Two weeks ago, Facebook held a large event to announce the launch of their latest project: Facebook Home. But what is it? A Facebook phone? A new operating system? Yet another app update? The answer: None of the above. Facebook Home is designed to be a unique home screen interface for Android devices. A phone running Facebook Home will not have a typical lock and app screen; Rather, turning on your phone will display the Cover Feed, a stream of content similar to the Facebook News Feed which includes photos, links, and status updates.

Facebook has also incorporated a number of new features into Facebook Home. It includes an app launcher, so users are able to have access to their other apps from the Facebook overlay. The notifications system has been updated, and the new notifications from Facebook will show up as an alert on the center of the screen. Also included in Home is new messaging feature Chat Heads. The component allows for messages to appear on the top of any app, so a message that comes in while the user is on a website will be featured in a separate overlay above the open app. This allows the user to read and respond to the message without exiting the app below. The feature is called Chat Heads thanks to the avatar included alongside every message.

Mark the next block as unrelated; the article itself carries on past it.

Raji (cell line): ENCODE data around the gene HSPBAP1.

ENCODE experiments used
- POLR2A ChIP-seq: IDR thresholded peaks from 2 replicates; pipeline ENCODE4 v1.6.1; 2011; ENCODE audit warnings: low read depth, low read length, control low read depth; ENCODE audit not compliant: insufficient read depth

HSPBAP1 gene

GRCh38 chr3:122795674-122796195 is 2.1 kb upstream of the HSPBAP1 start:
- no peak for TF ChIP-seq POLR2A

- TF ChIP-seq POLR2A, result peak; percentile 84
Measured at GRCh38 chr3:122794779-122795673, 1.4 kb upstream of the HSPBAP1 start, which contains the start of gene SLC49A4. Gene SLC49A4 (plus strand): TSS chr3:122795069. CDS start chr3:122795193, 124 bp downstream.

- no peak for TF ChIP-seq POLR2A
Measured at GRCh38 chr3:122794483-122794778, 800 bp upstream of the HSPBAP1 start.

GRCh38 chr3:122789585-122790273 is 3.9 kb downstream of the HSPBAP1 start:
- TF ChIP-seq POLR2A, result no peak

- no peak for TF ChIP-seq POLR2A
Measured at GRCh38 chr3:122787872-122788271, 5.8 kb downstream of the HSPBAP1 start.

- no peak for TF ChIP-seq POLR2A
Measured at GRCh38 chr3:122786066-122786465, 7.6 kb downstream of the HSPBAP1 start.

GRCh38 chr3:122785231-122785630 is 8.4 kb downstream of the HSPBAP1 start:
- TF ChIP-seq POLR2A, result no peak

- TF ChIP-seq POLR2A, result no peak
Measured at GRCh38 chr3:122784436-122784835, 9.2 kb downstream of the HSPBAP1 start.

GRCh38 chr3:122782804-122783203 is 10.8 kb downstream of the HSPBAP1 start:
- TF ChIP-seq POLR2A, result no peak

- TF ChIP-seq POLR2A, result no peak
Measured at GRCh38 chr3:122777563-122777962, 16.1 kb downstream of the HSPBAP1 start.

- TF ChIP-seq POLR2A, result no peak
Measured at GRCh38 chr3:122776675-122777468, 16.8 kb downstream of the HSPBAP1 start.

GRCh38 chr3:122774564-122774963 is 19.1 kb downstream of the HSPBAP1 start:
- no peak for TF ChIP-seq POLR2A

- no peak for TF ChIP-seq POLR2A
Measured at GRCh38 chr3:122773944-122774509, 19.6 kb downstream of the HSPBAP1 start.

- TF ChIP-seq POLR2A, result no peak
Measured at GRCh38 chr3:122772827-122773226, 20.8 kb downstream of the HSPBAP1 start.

Facebook Home is available now for select Android devices in the Google Play app store and recently began an international rollout as well. A new smartphone, the HTC First, is the first phone to ship with Facebook Home pre-installed. While Home in its full version will not be available for iOS, the Chat Heads feature will be made available to iPhone users. Facebook has dedicated a great deal of time and publicity to Facebook Home, but how have consumers responded? Unfortunately for Mark Zuckerberg, not well.

More than half of the nearly 7,000 reviews on the Google Play give the app one star- the lowest rating available. The most frequent complaints include drastically shortened battery life after installing Facebook Home, the inability to use Android widgets with Home, and that it makes the phone too Facebook-centric through hindering access and performance of other apps. Facebook will hopefully respond to some of these concerns when they release the first update to Home, which is expected to be available during the first week of May. Stay tuned.